The inability to use your light and your weapon concurrently was definitely frustrating. See or shoot, you couldn’t do both. Let alone the fact that it made no logical sense at all – that a trained soldier in the 22nd Century cannot even hold the flashlight with his other hand while using his sidearm is still laughable – it was just a pain in the ass. But just like struggling with awkward controls and camera angles as you found yourself surrounded by zombies, relying on the flash of bullets for light in the pitch black was a careful design decision by id that heightened the game’s horror. Now able to see and shoot, you progress through the game’s quarters more confidently – no longer inching along half scared to death – and therefore it should also be noted that this is an artificially shorter game than before as a result.

Yuck! Turn off the lights!

U.G.L.Y Edition

id Software have always been defined by technology, setting the benchmark for production values and graphical clout. John Carmack’s design genius powered the company’s early titles, and DOOM 3 was simply one of the greatest looking games of 2004, alongside Far Cry, Ninja Gaiden, Riddick: Escape from Butcher Bay, and Half-Life 2, among other graphical greats released around the same time. The disparity of the sci-fi sanctum’s sterility turned bloody battlefield was perpetually disturbing and gruesomely comprehensive.

That said, DOOM 3 BFG Edition is a sad low-note for the company. In eight years, the visuals are virtually identical. Texture resolution has slightly improved, and the framerate never dips – ironically, this also lessens the horror atmosphere – but heads are still hexagonal, and standing too close to any object is painful to the eyes. As a comparison, last year’s Halo Anniversary attentively updated its precursor’s skin to give the appearance of an Xbox 360 title; id’s job, by contrast, is pathetically poor.

The sound design never needed any improvements. The blast of shredding imps with a shotty has never been more nourishing to the ears, emaciated only by the haunting grumble of an unseen Former Human or the roar of the extremely unsettling ‘Pinky’. PDA’s – pfff, so early 2000’s – are all over the base, their audio files establishing the current carnage’s context – a staple of other horror games like F.E.A.R. – and leaving codes to security lockers usually within the vicinity. The overall ambiance is terrifying, and does its part in keeping you on the edge.

There have been a few other tweaks here and there. A checkpoint system was to be expected, and now ensures that forgetting to save is not punished with thirty-minute retreads. The easy difficulty has also been made easier for those who found the original to be too unforgiving, and there have been a few extra areas thrown in every now and again, particularly one room at the beginning of a game that features ‘Super Turbo Turkey Puncher 3’, an arcade parody of classic DOOM gratuity and a spin on Capcom’s Street Fighter Alpha 3. It’s hilarious, and strangely, it’s the highlight of this package.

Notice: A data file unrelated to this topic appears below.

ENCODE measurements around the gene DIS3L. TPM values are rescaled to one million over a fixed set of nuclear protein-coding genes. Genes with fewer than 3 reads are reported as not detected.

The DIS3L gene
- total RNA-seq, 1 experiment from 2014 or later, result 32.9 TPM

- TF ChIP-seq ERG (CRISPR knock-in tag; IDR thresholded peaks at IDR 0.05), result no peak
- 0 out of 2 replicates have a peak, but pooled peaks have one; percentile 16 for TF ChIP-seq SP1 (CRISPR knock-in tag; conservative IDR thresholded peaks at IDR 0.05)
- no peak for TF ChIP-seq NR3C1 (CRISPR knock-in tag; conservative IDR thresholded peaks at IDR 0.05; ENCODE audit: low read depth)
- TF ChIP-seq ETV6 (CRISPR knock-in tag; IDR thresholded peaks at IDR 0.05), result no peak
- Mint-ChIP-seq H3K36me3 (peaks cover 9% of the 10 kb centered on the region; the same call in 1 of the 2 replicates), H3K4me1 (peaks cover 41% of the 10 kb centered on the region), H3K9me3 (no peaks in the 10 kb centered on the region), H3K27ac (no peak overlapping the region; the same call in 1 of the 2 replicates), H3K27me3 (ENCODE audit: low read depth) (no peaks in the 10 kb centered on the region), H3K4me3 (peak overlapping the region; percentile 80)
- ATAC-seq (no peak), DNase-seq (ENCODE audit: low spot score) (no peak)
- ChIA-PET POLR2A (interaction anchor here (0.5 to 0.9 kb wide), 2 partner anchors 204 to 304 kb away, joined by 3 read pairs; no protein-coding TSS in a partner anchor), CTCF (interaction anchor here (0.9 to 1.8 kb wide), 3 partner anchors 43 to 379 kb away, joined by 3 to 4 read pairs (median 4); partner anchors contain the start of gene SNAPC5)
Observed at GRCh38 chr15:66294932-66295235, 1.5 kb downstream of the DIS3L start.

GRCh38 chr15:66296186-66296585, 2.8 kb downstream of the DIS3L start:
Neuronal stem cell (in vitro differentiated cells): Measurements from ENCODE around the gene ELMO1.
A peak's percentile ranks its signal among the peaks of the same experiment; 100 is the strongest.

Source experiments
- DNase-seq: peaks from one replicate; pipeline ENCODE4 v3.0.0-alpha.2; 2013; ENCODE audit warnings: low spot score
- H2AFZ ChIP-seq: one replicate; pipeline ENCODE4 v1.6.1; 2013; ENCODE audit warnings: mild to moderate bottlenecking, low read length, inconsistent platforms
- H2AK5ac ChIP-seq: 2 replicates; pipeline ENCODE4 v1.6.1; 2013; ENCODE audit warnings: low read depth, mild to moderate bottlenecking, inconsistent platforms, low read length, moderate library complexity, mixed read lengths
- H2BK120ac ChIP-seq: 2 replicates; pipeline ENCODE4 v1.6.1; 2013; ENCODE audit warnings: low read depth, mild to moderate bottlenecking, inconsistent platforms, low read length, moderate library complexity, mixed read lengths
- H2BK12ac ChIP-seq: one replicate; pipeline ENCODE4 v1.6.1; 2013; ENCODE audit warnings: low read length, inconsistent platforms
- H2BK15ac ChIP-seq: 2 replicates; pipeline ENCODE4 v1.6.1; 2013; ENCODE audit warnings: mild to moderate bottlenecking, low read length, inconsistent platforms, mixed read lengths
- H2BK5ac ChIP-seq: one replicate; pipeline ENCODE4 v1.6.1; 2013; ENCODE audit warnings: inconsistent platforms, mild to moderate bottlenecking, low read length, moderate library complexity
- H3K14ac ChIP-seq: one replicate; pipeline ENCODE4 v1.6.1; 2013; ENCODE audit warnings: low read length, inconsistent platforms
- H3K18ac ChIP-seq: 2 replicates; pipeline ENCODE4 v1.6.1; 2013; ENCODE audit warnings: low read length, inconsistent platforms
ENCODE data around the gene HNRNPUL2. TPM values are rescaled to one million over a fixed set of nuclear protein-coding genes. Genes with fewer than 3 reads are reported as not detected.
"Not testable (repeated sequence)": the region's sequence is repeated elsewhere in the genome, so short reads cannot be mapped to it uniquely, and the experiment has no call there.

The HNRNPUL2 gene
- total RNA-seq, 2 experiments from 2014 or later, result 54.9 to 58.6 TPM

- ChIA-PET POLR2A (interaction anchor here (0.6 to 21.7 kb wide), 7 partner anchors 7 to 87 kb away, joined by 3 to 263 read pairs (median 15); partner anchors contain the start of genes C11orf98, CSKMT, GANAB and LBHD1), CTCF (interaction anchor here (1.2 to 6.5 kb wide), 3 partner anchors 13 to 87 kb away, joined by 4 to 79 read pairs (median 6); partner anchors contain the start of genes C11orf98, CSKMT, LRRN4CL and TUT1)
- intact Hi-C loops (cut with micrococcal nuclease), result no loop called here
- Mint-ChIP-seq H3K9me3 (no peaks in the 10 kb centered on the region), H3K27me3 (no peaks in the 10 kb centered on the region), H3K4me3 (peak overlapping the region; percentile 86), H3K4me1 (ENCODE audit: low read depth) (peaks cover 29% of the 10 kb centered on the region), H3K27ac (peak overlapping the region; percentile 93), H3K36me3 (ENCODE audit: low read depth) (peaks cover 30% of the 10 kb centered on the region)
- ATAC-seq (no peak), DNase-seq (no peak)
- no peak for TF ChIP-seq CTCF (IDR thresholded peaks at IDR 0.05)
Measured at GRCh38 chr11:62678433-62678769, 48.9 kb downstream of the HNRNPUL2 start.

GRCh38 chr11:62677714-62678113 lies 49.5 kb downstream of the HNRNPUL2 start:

He’s DOOMed

Probably the most sloppy of BFG’s misgivings is its main menu. You choose to play DOOM, DOOM II, or DOOM 3 BFG (which includes the core game and its expansions in another sub-menu). Okay, simple enough. The problem is that there’s no way to come back to this menu while in a game. So, if you want to play the original DOOM, and then you suddenly want to play DOOM 3, quitting does not take you to this main menu… it takes you to the Xbox Live Dashboard. Why, exactly? On top of this, at the time this review has been written, installing the game on your hard drive prevents you from playing the first DOOM. For a game that aims to do so much to convenience the player at the expense of its own form, these are serious flies in the ointment.

Die-hards will most likely be satisfied with what they get in this collection, but that id Software could have done so much more to truly provide the greatest combined experience of one of the greatest and most important franchises of all time, and didn’t, is inexcusable.

Prefer moving pictures and sound? Then watch our video review here

DOOM 3 BFG Edition was reviewed on Xbox 360.

GLOOM

Average

A wretched job at updating the game’s graphics, a disappointing expansion in The Lost Mission, and the concession to user feedback via the armour-mounted flashlight, thereby removing the game’s signature scare, leave you with a watered-down DOOM chest that Carmack should be a little embarrassed of. I'd recommend the original on the PC and Xbox if you have yet to play it. Big F*cking Gamers, welcome to an inferior Mars.

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  • Neonridr

    I was hoping there might be some mention of the 3D experience to this game. I have a 3D TV and played through Black Ops in Stereoscopic 3D and found the experience to be quite good. I guess with the crappy visuals in this game, not much can be hoped for, even in 3D.

    • Aidan Fundamenski

      I don’t have a 3D capable TV, so I didn’t get a chance to play with the effect. However, I’ve never been a proponent of the aesthetic superficiality of ‘3D’, when our minds already superimpose three dimensions, perceiving depth, when we’re watching television or playing a game. But you’re right, the graphics have gone so terribly unappreciated that it would not have made a difference.